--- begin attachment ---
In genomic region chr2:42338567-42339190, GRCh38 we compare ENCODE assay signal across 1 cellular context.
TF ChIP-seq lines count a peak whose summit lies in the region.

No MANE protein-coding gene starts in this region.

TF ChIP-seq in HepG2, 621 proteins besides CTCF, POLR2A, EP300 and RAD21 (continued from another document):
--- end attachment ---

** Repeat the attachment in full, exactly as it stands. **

In genomic region chr2:42338567-42339190, GRCh38 we compare ENCODE assay signal across 1 cellular context.
TF ChIP-seq lines count a peak whose summit lies in the region.

No MANE protein-coding gene starts in this region.

TF ChIP-seq in HepG2, 621 proteins besides CTCF, POLR2A, EP300 and RAD21 (continued from another document):